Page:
Tuesday, March 26, 2019

Thematic Comparison of Lovelace’s To Lucasta and Donne’s Song Essay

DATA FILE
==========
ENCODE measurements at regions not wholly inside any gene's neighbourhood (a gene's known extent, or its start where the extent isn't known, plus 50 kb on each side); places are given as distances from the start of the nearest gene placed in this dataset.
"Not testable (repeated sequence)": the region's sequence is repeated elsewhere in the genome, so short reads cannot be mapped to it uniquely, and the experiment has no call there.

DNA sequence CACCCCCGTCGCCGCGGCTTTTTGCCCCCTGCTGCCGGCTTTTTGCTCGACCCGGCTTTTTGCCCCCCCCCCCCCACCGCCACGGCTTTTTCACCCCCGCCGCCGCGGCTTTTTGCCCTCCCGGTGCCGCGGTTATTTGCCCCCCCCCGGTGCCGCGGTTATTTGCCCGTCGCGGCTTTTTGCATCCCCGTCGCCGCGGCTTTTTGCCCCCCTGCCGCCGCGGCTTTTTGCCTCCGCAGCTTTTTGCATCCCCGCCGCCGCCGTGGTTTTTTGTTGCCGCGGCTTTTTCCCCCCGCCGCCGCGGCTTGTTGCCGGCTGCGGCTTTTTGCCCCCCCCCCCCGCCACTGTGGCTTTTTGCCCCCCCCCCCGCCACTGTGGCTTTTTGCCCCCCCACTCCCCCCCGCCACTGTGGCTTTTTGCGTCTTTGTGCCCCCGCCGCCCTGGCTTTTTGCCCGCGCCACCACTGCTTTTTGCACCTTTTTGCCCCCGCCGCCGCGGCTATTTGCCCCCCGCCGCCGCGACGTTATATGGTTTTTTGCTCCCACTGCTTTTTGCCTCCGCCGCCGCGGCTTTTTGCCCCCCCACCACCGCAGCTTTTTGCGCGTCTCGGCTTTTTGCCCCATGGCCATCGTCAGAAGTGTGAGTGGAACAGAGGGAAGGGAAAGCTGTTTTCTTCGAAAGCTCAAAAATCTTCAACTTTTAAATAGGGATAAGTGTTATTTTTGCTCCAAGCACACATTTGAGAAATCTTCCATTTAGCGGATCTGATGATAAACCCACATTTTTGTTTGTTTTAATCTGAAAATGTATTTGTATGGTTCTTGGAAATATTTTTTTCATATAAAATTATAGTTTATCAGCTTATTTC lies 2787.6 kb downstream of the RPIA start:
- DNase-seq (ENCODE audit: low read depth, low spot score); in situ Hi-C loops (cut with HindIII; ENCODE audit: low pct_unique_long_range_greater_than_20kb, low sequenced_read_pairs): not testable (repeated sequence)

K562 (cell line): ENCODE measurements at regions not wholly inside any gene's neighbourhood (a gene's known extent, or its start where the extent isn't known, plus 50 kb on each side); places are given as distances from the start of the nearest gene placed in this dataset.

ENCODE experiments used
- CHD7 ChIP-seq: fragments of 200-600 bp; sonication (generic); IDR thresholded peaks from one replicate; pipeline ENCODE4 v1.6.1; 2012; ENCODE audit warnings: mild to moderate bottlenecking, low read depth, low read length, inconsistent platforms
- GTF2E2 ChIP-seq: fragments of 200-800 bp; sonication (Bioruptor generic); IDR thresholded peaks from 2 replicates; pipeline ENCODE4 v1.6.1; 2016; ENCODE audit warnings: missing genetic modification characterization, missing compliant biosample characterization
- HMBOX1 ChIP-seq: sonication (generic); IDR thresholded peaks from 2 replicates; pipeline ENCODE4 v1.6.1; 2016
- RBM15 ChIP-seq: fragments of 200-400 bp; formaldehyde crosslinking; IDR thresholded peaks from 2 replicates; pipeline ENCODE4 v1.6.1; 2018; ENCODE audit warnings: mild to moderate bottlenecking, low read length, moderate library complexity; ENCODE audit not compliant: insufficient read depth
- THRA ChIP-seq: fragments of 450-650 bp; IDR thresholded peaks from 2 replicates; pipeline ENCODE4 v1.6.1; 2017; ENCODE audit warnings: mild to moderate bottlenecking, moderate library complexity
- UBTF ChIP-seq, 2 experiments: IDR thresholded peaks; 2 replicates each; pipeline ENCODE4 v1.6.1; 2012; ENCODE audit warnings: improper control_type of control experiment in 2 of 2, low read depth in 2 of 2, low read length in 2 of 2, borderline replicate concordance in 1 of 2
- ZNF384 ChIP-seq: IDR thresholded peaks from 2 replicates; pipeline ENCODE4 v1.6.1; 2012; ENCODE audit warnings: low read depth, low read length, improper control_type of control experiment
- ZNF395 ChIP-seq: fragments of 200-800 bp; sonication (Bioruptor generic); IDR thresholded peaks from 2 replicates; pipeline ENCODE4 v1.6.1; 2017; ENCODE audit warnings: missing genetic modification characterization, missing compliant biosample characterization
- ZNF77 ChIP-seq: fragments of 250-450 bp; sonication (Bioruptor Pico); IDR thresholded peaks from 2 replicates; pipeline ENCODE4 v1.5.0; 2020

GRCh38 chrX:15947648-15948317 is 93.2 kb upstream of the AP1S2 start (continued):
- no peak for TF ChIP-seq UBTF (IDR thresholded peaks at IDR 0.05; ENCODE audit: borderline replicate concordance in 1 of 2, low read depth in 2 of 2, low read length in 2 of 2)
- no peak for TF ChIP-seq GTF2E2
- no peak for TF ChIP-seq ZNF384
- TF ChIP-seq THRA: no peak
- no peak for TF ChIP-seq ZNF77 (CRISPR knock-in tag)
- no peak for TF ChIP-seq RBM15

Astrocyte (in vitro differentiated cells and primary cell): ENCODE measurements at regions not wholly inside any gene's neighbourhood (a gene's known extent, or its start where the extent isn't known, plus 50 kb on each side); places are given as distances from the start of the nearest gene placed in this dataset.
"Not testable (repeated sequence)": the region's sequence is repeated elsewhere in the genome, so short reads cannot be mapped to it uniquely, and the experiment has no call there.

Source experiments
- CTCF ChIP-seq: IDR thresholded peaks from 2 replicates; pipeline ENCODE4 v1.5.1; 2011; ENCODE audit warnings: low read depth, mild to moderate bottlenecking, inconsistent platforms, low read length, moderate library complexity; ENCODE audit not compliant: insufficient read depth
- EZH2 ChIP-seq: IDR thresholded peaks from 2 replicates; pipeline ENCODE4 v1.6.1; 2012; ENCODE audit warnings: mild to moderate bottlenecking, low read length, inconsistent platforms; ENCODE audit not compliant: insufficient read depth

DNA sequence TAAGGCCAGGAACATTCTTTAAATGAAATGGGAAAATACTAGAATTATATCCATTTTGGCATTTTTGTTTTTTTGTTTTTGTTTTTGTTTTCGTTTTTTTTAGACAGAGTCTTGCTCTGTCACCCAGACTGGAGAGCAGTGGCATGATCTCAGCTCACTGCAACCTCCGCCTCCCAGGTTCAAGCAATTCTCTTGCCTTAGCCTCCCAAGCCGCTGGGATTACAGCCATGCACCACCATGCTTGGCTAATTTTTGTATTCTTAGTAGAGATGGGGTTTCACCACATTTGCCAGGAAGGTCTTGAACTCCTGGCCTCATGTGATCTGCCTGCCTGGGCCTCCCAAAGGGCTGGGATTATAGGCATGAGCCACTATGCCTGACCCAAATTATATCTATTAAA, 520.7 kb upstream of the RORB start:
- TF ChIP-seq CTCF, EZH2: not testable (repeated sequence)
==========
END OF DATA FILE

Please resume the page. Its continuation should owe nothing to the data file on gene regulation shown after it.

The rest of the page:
Thematic Comparison of Lovelaces To Lucasta and Donnes Song Modern perceptions of warmth as expressed in literature-- with sex activity equality and the abandonment of expected role-playing-- did not arbitrarily become pervasive, that are the product of centuries of incremental progression. The seventeenth century in ill-tempered provided a foundation for this progression, as poets for the very first time began to doubt the dictated structure and male domination of the Elizabethan era. Two poems of the seventeenth century, the cavalier To Lucasta on Going to the Wars by Richard Lovelace and the metaphysical Song by John Donne, each focusing on the pain inflicted by incompatible aspects of bask, employ tactics emblematic of the centurys poetry to dispute loves puzzling nature. Both ostensible attempts to treasure their audiences by universalizing and morally justifying loves baneful realities, they eventual(prenominal)ly fail and give way their audiences with only exacerbat ed pain. To Lucasta, Lovelaces attempt to justify his departure from his lover Lucasta for the British Civil War by subjugating his sensual love to honor, fails in its unordered and contradictory nature, and acknowledges the ability of loves endurance to victimize man, while Song, by trying to alleviate the pain of fleeting love, only underscores loves inevitable elusiveness. Lovelace, one of the preeminent cavalier poets of the seventeenth century, attempts to employment his particular situation with his lover Lucasta as well as an solicitation to honor and patriotism to justify to all soldiers the departure of their lovers, but the poems inconsistencies obviate success. Throughout the poem, Lovelaces mind, understanding the need to go to dispute, remains at war with hi... ...love for his precious Lucasta, however, inconsistencies and wavering pervade his writing, and get around his involuntary mockery of soldierly values and his unbreakable bond to Lucasta. As he must ventu re into battle, he becomes a victim of loves lasting impregnability. Donne, in his Song attempts at first to comfort all men who have encountered the difficulties of romantic relations. With his strong, dominating voice, however, he obliterates the prospects of long-suffering love. Much the opposite of Lovelace, Donne delineates himself as a victim of loves elusiveness. What the two poems have in common is their discomforting effect on their audiences resulting from their eventual resignation to their respective perceived realities. For Lovelace, this reality is a future of battle and a separation from all that matters for Donne, it is a life void of enduring love.

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